Discovering Brain Mechanisms Using Network Analysis and Causal Modeling

Naftali Weinberger, Matteo Colombo

    Research output: Contribution to journalArticleScientificpeer-review

    5 Citations (Scopus)
    226 Downloads (Pure)


    Mechanist philosophers have examined several strategies scientists
    use for discovering causal mechanisms in neuroscience. Findings
    about the anatomical organization of the brain play a central role in
    several such strategies. Little attention has been paid, however, to the
    use of network analysis and causal modeling techniques for
    mechanism discovery. In particular, mechanist philosophers have not
    explored whether and how these strategies incorporate information
    about the anatomical organization of the brain. This paper clarifies
    these issues in the light of the distinction between structural,
    functional and effective connectivity. Specifically, we examine two
    quantitative strategies currently used for causal discovery from
    functional neuroimaging data: dynamic causal modeling and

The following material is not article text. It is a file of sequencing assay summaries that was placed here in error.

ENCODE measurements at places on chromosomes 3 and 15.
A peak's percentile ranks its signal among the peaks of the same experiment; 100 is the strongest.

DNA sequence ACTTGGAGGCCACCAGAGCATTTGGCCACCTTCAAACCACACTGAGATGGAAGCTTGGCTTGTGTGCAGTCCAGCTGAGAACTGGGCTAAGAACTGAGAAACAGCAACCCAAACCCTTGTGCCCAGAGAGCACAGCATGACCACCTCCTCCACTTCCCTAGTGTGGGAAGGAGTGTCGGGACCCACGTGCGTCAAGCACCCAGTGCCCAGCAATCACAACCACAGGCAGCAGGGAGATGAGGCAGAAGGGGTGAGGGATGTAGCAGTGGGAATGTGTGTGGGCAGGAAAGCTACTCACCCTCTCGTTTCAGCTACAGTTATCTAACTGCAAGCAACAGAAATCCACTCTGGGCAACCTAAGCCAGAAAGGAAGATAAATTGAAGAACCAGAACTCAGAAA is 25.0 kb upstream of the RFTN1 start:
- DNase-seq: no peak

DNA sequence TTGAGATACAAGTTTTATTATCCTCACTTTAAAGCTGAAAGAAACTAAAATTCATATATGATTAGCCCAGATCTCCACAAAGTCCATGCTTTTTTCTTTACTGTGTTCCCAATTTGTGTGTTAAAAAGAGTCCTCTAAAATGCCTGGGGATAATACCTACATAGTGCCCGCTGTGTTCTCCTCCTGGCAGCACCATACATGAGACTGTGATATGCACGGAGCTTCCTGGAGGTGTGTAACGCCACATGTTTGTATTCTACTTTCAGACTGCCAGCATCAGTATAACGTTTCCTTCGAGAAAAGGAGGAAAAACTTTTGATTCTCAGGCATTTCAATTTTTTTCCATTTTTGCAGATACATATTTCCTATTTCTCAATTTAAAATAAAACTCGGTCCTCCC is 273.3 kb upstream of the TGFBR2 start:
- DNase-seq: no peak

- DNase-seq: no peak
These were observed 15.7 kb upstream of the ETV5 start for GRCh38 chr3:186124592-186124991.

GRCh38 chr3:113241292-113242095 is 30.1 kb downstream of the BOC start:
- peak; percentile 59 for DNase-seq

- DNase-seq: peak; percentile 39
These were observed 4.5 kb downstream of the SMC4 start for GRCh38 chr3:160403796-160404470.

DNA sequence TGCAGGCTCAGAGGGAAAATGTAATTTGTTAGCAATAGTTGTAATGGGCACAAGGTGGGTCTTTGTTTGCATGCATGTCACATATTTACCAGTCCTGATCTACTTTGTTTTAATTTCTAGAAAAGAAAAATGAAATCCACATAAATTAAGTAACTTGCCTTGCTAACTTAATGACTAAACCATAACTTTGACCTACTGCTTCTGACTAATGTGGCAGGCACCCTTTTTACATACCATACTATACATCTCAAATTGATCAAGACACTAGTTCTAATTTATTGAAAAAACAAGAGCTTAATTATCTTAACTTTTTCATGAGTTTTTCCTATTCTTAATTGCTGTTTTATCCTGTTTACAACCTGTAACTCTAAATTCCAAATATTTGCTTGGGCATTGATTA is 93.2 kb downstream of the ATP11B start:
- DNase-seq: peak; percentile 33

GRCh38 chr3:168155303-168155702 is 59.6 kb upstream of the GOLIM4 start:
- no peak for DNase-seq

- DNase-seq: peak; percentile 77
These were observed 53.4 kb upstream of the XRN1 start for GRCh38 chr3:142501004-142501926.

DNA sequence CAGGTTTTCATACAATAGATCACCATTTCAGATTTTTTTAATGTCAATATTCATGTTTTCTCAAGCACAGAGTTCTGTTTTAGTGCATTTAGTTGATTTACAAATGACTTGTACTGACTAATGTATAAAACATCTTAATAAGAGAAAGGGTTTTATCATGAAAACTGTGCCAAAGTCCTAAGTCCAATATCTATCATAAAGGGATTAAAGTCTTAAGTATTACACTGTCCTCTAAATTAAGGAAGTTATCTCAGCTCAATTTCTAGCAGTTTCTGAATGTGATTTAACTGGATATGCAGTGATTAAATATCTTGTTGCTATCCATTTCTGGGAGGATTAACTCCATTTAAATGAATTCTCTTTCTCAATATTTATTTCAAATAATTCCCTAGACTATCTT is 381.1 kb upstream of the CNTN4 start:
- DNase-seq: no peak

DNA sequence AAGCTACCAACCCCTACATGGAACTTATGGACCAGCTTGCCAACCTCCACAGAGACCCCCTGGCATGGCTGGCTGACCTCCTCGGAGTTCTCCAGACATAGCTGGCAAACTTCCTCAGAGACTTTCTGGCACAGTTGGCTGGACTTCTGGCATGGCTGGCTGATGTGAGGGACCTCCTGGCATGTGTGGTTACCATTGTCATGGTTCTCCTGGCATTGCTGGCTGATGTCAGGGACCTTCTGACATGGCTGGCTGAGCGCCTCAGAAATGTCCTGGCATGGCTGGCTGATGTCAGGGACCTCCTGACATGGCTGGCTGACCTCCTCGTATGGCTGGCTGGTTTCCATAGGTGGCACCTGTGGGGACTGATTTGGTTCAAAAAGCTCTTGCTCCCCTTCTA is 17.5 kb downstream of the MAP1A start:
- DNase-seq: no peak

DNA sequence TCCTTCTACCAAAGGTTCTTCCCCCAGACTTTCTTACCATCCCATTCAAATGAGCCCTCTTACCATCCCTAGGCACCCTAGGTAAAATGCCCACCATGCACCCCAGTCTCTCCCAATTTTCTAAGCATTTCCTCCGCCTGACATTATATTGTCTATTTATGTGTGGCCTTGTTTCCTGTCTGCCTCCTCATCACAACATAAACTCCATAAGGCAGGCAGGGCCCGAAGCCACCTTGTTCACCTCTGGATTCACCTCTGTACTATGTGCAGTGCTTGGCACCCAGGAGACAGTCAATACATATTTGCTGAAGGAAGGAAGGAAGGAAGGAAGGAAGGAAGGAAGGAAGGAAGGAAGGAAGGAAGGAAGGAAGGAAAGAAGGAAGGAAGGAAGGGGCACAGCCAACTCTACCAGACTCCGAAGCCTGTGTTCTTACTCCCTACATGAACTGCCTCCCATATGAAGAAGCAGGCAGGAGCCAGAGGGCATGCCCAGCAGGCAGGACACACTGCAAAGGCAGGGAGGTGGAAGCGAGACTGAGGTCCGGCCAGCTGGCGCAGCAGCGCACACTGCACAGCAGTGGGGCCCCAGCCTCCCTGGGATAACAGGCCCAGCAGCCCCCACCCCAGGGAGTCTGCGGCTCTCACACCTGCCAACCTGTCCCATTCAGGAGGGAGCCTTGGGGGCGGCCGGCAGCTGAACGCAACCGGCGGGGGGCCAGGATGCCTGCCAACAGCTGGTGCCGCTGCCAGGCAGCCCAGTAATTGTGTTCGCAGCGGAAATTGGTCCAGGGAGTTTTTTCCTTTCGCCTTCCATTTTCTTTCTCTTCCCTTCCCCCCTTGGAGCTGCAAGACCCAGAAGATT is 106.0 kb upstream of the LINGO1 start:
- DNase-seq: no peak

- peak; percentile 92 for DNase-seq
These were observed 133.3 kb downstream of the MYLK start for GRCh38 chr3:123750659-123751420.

probabilistic graphical modeling. We show that dynamic causal
    modeling uses findings about the brain’s anatomical organization to
    improve the statistical estimation of parameters in an already
    specified causal model of the target brain mechanism. Probabilistic
    graphical modeling, in contrast, makes no appeal to the brain’s
    anatomical organization, but lays bare the conditions under which
    correlational data suffice to license reliable inferences about the
    causal organization of a target brain mechanism. The question of
    whether findings about the anatomical organization of the brain can
    and should constrain the inference of causal networks remains open,
    but we show how the tools supplied by graphical modeling methods
    help in addressing it.
    Original languageEnglish
    Pages (from-to)265–286
    JournalMinds and Machines
    Early online date2017
    Publication statusPublished - 2018


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